Bell had been famous for his ‘King Lost’ mask which turns out to be how poor Brendan’s face ends up. Bell had committed suicide, and a cult had formed around him after his death. It turns out Brendan’s band, Monsoon Monsoon, named for a Bell lyric, did a tribute concert the night before Clarke died, in which they performed the King Lost album in its entirety, with Brendan wearing a mask.

This is where it starts to get very complicated, as the past and the present turn out to be closely interlinked. Hobbes is forced to delve deep into Bell’s life and the personality cult that grew up around him, to discover that many of those around him back then are still part of his mythos now. Of particular interest is Simone Paige, a music critic, who knew Brendan and was the one who’d found his body after attending the gig the night before. She had been very close to Lucas too.

The day after is the seventh anniversary of Bell’s death, and all the fans go to Witch Haven Field – where Bell killed himself in his car. Hobbes must take his investigation down there – convinced that Brendan Clarke’s murderer will be at the field that day.

The past and present continue to intertwine, and as Hobbes begins to find out more about Lucas Bell, a murky past involving a secret society begins to emerge. Society members were known by codenames, and ‘Lady Minerva’ was in charge. Hobbes must decode the names to discover what really happened to Lucas Bell, and how that links to the death of Brendan Clarke – who is only the first to die.

Noon has created a wonderful detective in Hobbes, and although the DI is Henry rather than Thomas, there is something of the 17th-century philosopher’s Leviathan about him. DI Hobbes shares his namesake’s concerns over social contract models – the legitimacy of the authority of the state over the individual – something he believes went very wrong in Brixton. Hobbes is a good man, and he gradually begins to win the respect of his new colleagues; from PC Barlow, who is seconded to his squad, to WPC Palmer down in Hastings, a young black woman police officer – a rarity in those days. The Gene-Hunt-a-like DC Fairfax proves a harder nut to crack, and the story of what happened to Charlie Jenkes is always in the background.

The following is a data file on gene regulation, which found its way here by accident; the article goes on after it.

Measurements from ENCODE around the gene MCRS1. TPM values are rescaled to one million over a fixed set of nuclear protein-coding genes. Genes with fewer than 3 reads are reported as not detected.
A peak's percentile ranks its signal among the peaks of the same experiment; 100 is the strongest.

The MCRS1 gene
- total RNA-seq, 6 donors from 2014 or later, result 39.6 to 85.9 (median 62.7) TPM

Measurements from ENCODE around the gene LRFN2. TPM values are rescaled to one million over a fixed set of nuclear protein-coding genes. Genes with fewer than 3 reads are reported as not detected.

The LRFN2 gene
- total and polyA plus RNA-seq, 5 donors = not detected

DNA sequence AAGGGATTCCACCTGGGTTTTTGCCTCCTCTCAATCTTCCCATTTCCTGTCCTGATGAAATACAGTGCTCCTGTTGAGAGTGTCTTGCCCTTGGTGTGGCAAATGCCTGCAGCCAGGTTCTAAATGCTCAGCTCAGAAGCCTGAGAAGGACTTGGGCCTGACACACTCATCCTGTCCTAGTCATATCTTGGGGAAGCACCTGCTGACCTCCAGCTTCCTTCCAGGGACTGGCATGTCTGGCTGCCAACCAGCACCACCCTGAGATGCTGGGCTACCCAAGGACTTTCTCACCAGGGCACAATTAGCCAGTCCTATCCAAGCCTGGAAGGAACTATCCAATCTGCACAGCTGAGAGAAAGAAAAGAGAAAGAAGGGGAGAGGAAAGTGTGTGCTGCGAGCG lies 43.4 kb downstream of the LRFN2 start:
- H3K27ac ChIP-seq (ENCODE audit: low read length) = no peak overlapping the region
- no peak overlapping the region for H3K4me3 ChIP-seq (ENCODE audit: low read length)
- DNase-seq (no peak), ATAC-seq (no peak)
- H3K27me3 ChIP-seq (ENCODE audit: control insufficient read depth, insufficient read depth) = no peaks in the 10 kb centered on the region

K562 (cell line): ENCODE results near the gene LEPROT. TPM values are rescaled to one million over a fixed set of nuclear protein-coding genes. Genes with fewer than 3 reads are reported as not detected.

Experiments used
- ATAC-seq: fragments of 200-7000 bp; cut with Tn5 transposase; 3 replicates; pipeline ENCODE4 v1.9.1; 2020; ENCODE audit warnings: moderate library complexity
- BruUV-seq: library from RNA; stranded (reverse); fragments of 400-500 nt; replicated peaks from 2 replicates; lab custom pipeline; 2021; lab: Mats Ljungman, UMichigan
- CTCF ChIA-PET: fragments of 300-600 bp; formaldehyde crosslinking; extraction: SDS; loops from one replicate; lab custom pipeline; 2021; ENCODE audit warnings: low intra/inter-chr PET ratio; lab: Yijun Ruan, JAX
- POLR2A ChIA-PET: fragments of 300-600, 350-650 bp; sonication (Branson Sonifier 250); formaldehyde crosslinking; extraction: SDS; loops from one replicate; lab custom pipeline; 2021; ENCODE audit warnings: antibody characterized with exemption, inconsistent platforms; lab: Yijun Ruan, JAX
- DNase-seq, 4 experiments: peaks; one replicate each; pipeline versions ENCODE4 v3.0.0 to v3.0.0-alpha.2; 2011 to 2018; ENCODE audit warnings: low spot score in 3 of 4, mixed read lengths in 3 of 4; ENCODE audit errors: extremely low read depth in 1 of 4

The echoes of glam rock in the world Noon creates took me right back to 1973, the year in which the Steve Miller Band had a hit with The Joker – just one of many musical milestones in that year (on the cover Miller wears a mask). Jim Morrison died in 1971, but I could feel the Lizard King’s influence on Lucas Bell. 1981 by contrast was a year of much leaner musical fare, and we spend most of our time looking inwards and back to 1973.

Noon’s writing is thoughtful but urgent, it was so hard to put this book down once I’d started. Hobbes is on every page. We may not learn much about his own life, but we do get inside his mind, which goes through every emotion you could think of, while trying to remain on top of the complicated underworld he has uncovered. I do hope that Noon will bring his unique take on the world to write another case for DI Hobbes, for this first one was superb!

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Annabel is one of the editors of Shiny New Books and loves a bit of rock’n’roll in a crime novel.

Jeff Noon, Slow Motion Ghosts (Doubleday, 2019) ISBN 978-0857525611, 384 pp., hardback.